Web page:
There may be a time in your marriage where you wish you had planned ahead and set out how you wanted to handle your property through a prenuptial agreement. However, if that agreement was not created before the wedding, a Minnesota postnuptial agreement can still be fashioned in a manner that holds similar legal force as one entered pre-marriage.
A postnuptial agreement can address matters such as property division, and spousal support if the couple eventually files for divorce. This agreement can streamline the divorce process, saving both parties a substantial amount of time and money. Although the details of the agreement are the most critical part of a postnuptial agreement, there are other benefits to the process beyond the crafting of the agreement’s language.
What Are Some Good Reasons for Entering Into a Postnuptial Agreement?
Saving the Marriage
The financial circumstances of a married couple can change significantly over the years. There may come a time where the couple will need to have a frank conversation about their finances and what type of division would occur if the parties separate.
If the parties are going through counseling in an attempt to save the marriage, this may be an ideal time to address the need for a postnuptial agreement. Not only may this protect both parties, should a divorce eventually be filed, but it can also create an open dialogue about the financial issues that could assist in saving the marriage.
One of the significant causes of divorce has to do with spouses’ different attitudes towards money and spending or saving. An agreement that governs how each party’s income and assets will be owned and controlled can help to resolve conflicts.
You Didn’t Have Time or the Desire to do a Prenup, But Now You Want an Agreement
If either or both spouses have lots of assets they want to protect from any claim from the other, then it can still be done during the marriage through a postnuptial agreement. The benefit of an agreement made after the wedding is that there is not the time pressure that usually goes with a prenup.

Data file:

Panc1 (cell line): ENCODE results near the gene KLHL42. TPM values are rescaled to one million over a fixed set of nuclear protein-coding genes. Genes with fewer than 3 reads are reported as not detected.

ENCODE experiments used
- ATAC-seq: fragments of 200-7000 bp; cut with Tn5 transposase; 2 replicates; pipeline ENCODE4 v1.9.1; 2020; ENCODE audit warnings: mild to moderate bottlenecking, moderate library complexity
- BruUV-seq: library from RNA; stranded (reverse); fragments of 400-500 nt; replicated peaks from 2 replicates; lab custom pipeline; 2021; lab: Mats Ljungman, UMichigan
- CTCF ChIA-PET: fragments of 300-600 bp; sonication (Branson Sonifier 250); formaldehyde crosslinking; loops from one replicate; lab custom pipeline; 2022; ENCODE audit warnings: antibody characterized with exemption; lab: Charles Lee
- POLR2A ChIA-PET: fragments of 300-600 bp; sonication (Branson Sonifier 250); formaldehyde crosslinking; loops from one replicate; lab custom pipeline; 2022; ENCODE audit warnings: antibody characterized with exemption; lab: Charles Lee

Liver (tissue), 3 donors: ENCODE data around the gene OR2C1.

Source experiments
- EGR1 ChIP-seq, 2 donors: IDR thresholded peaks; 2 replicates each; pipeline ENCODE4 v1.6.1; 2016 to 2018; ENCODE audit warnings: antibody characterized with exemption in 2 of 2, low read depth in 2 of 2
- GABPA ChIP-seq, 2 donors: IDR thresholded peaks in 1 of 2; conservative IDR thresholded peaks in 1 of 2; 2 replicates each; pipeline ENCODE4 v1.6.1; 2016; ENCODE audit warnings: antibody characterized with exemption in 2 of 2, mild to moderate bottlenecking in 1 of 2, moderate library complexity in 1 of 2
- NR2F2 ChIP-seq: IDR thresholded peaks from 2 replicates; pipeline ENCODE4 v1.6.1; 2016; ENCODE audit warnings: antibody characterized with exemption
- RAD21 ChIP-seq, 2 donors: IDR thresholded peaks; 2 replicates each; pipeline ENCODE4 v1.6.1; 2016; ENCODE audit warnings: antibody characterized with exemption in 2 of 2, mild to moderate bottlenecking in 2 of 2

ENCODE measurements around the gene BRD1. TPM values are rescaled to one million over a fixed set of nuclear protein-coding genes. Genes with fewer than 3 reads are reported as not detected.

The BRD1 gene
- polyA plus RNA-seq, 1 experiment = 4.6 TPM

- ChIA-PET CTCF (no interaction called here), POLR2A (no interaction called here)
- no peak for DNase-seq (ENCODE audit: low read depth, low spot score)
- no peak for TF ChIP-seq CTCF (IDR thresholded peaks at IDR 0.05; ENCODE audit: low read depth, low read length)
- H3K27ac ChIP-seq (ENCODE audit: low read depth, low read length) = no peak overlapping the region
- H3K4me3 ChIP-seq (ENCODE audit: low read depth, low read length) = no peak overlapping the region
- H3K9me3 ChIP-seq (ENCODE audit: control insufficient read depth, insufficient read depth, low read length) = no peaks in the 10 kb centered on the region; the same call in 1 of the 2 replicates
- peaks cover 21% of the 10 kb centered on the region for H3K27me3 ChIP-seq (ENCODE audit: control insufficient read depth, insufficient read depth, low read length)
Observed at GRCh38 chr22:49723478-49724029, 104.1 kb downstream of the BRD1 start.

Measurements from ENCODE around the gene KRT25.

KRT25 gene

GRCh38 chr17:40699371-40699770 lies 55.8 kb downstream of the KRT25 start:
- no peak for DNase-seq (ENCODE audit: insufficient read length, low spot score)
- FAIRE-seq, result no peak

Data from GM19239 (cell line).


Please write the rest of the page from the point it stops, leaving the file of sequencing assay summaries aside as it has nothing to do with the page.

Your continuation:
Bad Behavior During the Marriage
There may be an instance where one spouse has an affair, becomes addicted to drugs or gambling, is incurring a large amount of debt or is otherwise irresponsible with the income and assets of the marriage. One spouse may insist on protecting himself or herself from financial ruin by entering into a postnuptial that dictates how income and property will be owned if the marriage were to end.
Requirements for a Postnuptial Agreement
The requirements for a valid agreement are similar to those for a prenuptial agreement:
- Must be in writing
- Signed by two witnesses
- Parties must be represented by counsel
- Must be a full disclosure of income, assets, and debts.
A postnuptial agreement will be presumed invalid if it is entered into with two years of filing for divorce or legal separation. The agreement must also be procedurally and substantively fair at both the time it was entered into and at the time of the divorce, just like a prenuptial agreement.
Contact an Attorney Experienced with Postnuptial Agreements
Postnuptial agreements can serve a multitude of purposes. Although efficiency in a Minnesota divorce proceeding is one of the principal goals, the act of planning and negotiating a postnuptial agreement can also have substantial benefits in saving a marriage. If you and your spouse are considering pursuing a postnuptial agreement, it is wise to contact the experienced attorneys at Perusse Nixon, PLLC to help.